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I have recently made the transition to using my Twitter for myself as a professional. For this reason, it is my one account in which the privacy settings are turned off. All of the tweets I make relate to who I want to be as a teacher. As I slowly explore the world of Twitter, my followers and those who follow me are also people using Twitter for the same purpose as myself. I am so excited that I can already see the impact Twitter has made on me as an educator.

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I am extremely lucky that we have also been exploring how to create a blog using WordPress. I was able to put together a quick glance at who I am as a teacher, all on an online platform. The link from my blog was something that I included when I was applying for future teaching positions. I am able to connect with others, keep them up to date with my posts, and present my digital identity in a professional way.

I found a few other articles that will help me with my own digital identity. The first is “How to Improve Your Professional Digital Identity,” and the second is “8 Steps to Creating a Digital Identity.” These two articles state that I need to first understand who I am offline, in order to create who I am online. I can summarize the two articles by simply using one quote:

AT SOME POINT IN YOUR LIFE, YOU’RE PROBABLY GOING TO GET GOOGLED, AND THE INFORMATION THAT PULLS UP MIGHT AFFECT WHAT OTHERS THINK OF YOU”

-DANIEL SOLOVE

I conclude this blog post with one simple picture. I put together a Face Swap of myself and Shania Twain that, in a way, represents who I am when I google myself. I know that my identity online will not be a complete accurate representation of who I really am, however, I am going use the tools that I have in order to control it as best as I can!

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-Ms. S

Look Mom! I’m Famous!

I hope this post brightens up your week! 🙂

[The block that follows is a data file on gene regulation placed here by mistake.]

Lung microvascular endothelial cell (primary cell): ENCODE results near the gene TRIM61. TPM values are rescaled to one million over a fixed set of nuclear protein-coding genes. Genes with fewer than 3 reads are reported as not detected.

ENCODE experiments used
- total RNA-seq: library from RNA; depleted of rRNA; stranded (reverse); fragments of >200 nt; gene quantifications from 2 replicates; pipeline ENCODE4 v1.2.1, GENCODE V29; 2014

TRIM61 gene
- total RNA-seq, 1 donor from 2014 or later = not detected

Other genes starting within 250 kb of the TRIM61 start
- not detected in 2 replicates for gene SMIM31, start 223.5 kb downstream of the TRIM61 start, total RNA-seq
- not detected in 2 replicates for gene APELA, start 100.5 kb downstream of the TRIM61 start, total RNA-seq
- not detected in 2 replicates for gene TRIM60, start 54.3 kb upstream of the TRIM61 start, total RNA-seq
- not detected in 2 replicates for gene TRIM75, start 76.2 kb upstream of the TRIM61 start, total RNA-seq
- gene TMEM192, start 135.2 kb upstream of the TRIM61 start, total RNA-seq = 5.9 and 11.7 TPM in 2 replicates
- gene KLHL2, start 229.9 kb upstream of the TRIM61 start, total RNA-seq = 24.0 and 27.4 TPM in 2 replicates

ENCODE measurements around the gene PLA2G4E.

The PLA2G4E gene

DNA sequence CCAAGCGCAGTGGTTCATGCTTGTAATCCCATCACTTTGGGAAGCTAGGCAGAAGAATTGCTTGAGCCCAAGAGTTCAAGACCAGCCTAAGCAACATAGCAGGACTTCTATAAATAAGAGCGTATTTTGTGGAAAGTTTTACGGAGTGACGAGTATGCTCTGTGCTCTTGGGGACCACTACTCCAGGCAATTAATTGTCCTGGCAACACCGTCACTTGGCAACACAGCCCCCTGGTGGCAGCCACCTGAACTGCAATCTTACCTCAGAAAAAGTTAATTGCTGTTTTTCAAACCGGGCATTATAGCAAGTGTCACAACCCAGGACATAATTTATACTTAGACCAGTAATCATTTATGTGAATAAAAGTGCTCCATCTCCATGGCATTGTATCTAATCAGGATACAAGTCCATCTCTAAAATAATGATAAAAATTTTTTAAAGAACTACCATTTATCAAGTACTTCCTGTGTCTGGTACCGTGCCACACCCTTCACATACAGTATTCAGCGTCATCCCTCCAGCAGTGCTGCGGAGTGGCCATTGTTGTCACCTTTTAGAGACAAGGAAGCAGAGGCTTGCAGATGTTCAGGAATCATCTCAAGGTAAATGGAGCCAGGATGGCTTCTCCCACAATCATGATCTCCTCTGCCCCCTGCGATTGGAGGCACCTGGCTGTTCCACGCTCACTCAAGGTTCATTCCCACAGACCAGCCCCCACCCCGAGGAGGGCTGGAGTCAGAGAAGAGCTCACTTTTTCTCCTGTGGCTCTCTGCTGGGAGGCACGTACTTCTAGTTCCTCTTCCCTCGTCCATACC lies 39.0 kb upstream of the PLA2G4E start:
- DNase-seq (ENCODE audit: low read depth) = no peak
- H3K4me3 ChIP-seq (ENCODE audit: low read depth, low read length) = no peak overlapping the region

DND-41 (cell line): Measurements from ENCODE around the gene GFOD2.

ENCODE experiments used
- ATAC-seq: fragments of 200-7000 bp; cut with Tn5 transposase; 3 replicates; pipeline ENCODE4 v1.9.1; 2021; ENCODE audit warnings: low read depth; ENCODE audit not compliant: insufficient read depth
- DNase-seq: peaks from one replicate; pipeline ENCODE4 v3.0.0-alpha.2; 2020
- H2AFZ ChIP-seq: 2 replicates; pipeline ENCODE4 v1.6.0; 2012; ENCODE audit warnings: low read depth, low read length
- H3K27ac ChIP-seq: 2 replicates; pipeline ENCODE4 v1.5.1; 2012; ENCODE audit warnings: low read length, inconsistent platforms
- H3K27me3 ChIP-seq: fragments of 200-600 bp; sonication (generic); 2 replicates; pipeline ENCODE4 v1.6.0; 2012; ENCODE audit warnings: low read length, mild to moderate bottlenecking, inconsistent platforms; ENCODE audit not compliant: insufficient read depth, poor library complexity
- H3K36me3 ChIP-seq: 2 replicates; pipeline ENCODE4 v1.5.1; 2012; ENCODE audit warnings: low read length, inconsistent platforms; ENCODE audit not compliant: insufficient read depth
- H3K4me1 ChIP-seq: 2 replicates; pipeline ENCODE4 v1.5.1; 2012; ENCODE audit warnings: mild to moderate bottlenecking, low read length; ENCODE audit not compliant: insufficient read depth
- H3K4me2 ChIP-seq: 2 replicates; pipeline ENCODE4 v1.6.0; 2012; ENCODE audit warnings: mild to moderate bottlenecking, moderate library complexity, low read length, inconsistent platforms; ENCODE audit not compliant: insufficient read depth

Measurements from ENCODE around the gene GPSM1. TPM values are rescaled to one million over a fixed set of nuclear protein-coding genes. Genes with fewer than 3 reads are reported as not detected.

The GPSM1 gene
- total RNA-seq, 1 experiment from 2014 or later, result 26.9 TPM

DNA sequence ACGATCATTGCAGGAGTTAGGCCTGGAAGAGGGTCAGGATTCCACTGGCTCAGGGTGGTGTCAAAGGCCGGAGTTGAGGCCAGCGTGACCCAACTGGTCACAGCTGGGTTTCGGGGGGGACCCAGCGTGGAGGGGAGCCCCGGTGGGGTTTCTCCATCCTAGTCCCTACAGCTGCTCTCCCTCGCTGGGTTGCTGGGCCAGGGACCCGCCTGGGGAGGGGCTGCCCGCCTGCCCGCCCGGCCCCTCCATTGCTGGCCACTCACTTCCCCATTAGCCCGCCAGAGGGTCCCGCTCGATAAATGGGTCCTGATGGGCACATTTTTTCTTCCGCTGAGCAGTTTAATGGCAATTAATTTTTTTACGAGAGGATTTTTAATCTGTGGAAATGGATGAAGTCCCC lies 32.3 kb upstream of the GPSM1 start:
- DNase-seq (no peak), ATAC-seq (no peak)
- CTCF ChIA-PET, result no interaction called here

About a year ago, a few friends and I got very into an app called Dubsmash. Rather than doing normal 19 year old things when we got together, we would create videos using this app. Dubsmash was released in 2014, and for those of you who may not know what this is, it is an application that allows you to record yourself dubbing over any audio that you choose. The Dubsmash slogan is “Be anyone you want to be,” and we sure used this to our advantage! We would spend countless hours creating these videos, sending them to friends, and laughing at how funny we thought they were. Last year on my friends birthday I decided that I would put some of these Dubsmash videos together and post it on Facebook, this was the outcome…

I hope that you found some joy in my embarrassing collection of videos. There are many Dubsmash videos that have caught the attention of many people and that have gone viral. To my pleasant surprise, the video that I posted got 2,675 views. These were some big numbers compared to the few videos I had posted that averaged maybe 7 likes. To some this may not seem like a lot, but to me, I was SHOCKED! I got a little taste of what it was of like to be an internet sensation (kind of).

When Dr. Alec Couros joined our class, I found myself super engaged and interested in many of the topics that he raised. I spend so much of my time scrolling through Facebook, Vine, and Youtube searching for the next best video. I have discovered that I particularly enjoy videos of cute little animals, clumsy children, and references about University students trying to survive the semester. These videos consume my time, but also bring so much positivity to my everyday life. I couldn’t agree more when Alec posted the quote, “We live in a world where a single post can define our lives, for better or for worse” because I see it every day.